The last few years have seen developers looking to capitalise on the lingering fondness for a simpler time in action games. New games in this older format have been a welcome break from today’s sprawling, open world odysseys. Developed by Tokyo-based outfit Soleil, Wanted Dead is explicitly a part of this trend and a tribute to the sixth generation of consoles. It promises grisly, stylised action, a self-consciously zany cyberpunk aesthetic, and a linear narrative-driven campaign. Unfortunately, Soleil has got numerous basic elements of the formula very badly wrong and the result is deeply disappointing.
Things begin promisingly enough, with a clever introductory montage which charts a disintegrating world and recalls both Mad Max 2 and stock footage documentary guru Adam Curtis. Next we meet protagonist Lt. Hannah Stone, katana-toting supercop and head of the no-nonsense “Zombie Unit” of the Hong Kong police. This is a neon-lit, cyberpunk iteration of the “fragrant harbour”, made by developers hopped up on midnight rewatches of Ghost in the Shell and RoboCop. Sure enough, the Zombie Unit is a privatised subsidiary of malevolent megacorp Dauer Synthetics, maker of the rogue androids at the centre of the game’s scattershot plot.
A besieged Dauer facility is the setting for the first lengthy level, which serves as an introduction to the combat systems Soleil has contrived for Wanted Dead. The first impression is fairly promising; Stone is quite mobile, and sword and pistol attacks are swiftly deployed at any time, each from their own button. The cracks in the edifice begin to show quickly, however. Stone’s Zombie Unit colleagues are invincible, but useless – they rarely make a kill of their own. Enemies are absurdly tanky and ammunition is desperately scarce, and so gunplay feels barely viable. With her sword, Stone can command only a couple of sluggish combos which feel weak and ineffective.
It’s difficult to overstate how flat and monotonous the combat in Wanted Dead feels after the first hour or so. Put simply, Soleil have bungled the absolutely core feature of their game. No amount of awkward Zombie Unit banter, Yakuza-style minigames, or anime cutscenes can compensate for this basic failure. Worse, the difficulty is a source of constant frustration.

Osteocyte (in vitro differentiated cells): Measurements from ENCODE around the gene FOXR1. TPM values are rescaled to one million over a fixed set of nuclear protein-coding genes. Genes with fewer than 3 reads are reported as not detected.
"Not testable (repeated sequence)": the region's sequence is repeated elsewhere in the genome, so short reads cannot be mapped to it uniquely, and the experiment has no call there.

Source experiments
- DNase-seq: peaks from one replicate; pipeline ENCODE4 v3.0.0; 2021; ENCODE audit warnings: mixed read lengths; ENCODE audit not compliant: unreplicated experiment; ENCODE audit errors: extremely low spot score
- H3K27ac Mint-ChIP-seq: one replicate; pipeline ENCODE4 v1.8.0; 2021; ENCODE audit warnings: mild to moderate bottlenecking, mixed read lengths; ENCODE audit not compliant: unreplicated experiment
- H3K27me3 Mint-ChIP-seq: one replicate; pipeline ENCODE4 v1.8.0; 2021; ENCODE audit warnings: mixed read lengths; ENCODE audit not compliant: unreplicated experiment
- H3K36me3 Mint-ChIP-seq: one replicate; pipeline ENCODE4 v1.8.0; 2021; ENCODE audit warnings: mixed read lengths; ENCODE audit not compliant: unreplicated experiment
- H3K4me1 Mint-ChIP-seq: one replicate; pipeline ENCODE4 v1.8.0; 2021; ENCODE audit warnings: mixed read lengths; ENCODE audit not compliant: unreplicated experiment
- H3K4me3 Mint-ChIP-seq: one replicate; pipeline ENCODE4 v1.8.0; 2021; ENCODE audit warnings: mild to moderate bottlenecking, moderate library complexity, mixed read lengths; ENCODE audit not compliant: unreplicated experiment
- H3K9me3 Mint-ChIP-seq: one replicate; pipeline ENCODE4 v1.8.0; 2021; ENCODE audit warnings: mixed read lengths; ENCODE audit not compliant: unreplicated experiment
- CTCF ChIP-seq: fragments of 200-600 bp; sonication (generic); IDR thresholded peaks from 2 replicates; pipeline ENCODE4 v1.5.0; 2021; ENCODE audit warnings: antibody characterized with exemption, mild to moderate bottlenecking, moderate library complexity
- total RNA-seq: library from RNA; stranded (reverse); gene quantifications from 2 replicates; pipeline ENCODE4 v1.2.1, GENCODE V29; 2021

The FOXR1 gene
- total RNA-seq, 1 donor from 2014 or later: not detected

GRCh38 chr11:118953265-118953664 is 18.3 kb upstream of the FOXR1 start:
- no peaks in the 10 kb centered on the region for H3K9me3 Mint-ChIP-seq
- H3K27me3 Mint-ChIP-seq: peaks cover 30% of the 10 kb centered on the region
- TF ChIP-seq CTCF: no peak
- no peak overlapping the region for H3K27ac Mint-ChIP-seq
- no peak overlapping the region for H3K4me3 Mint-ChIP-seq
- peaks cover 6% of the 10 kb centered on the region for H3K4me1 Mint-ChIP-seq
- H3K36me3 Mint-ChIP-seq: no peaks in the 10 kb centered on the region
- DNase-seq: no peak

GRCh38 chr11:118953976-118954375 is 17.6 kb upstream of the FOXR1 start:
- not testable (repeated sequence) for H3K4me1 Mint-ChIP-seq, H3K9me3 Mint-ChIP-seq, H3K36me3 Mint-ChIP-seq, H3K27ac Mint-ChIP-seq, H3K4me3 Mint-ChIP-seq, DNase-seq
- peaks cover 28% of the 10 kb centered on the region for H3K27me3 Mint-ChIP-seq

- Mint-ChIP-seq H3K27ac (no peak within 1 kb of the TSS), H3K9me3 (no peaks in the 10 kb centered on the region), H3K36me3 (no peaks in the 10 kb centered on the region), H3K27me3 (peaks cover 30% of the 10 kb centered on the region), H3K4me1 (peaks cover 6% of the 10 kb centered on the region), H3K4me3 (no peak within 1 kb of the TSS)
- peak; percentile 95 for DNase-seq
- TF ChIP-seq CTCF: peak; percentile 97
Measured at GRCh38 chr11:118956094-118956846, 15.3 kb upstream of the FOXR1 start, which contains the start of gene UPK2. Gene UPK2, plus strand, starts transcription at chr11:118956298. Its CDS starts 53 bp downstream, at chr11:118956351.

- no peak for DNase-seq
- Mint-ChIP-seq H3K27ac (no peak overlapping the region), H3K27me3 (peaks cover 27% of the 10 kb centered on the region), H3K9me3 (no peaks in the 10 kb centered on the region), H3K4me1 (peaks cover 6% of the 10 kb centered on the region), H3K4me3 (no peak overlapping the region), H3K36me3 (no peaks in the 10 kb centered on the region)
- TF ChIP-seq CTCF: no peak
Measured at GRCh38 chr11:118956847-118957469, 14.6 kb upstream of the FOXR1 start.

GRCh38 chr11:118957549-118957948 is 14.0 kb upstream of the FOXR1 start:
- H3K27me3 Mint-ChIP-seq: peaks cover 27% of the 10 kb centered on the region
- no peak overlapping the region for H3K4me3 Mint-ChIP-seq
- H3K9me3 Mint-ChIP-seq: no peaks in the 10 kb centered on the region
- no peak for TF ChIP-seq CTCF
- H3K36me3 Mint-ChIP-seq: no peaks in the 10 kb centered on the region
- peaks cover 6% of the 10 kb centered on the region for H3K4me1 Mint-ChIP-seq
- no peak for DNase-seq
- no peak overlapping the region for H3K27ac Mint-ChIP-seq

Bosses have huge reservoirs of health and opaque attack patterns, the few basic enemy types engage in huge groups, and sparse checkpoints are far too widely spaced. All too often, a tough new enemy will appear with no preamble and if – as is likely – Stone dies, this can cost the player upwards of ten minutes play time to return to that point. It is an infuriating chore.
The game’s second boss fight perfectly encapsulates why Wanted Dead is so tiresome. In the first phase, Stone faces about ten identical sledgehammer-swinging android construction workers – any one of them can kill her with one successful combo. The actual boss constantly fires grenades from an inaccessible position above the arena. Stone’s own grenades are useless, because the androids instantly sprint away from them before they explode. In the second phase, the boss has a deadly rifle with infinite ammo; Stone’s rifle doesn’t dent him, and has hardly any ammo. Confronted up close, he can kill Stone with even part of one combo. It is miserable to play.
One might hope that the progression system that governs Stone’s abilities might soften these harsh edges, but that hope is sadly misplaced. New skills come thick and fast, but have little impact. Sometimes, they seem broken – a charged sword strike seemingly cannot break enemy riot shields, as advertised. In general, Stone feels less like a cyborg supercop and more like an all-too-human rookie, doomed to fall again and again under another samey android assault.
While Wanted Dead is by no means an ugly game, its technical execution leaves much to be desired. Built on Unreal Engine 4, at the time of writing it can crash repeatedly during the first boss, a spider tank which lifts wholesale from the last act of Ghost in the Shell. Character models seem out of date, and environments are restrictive and rife with thinly-disguised invisible walls. Voice acting is uniformly awful. At least there is welcome support for AI upscaling on PC, with provision for both FSR and DLSS for those with compatible graphics hardware.
With the right execution, Wanted Dead could have found a ready-made audience for its old-fashioned approach. But what the developers of Werewolf: The Apocalypse – Earthblood and particularly Evil West did so well, Soleil has done very badly. A game built so totally on combat simply cannot afford to have combat which is implemented in such a tiresome, frustrating way. Wanted Dead is a confusing, disappointing miss which will likely fall far below the quality of forthcoming action games in 2023.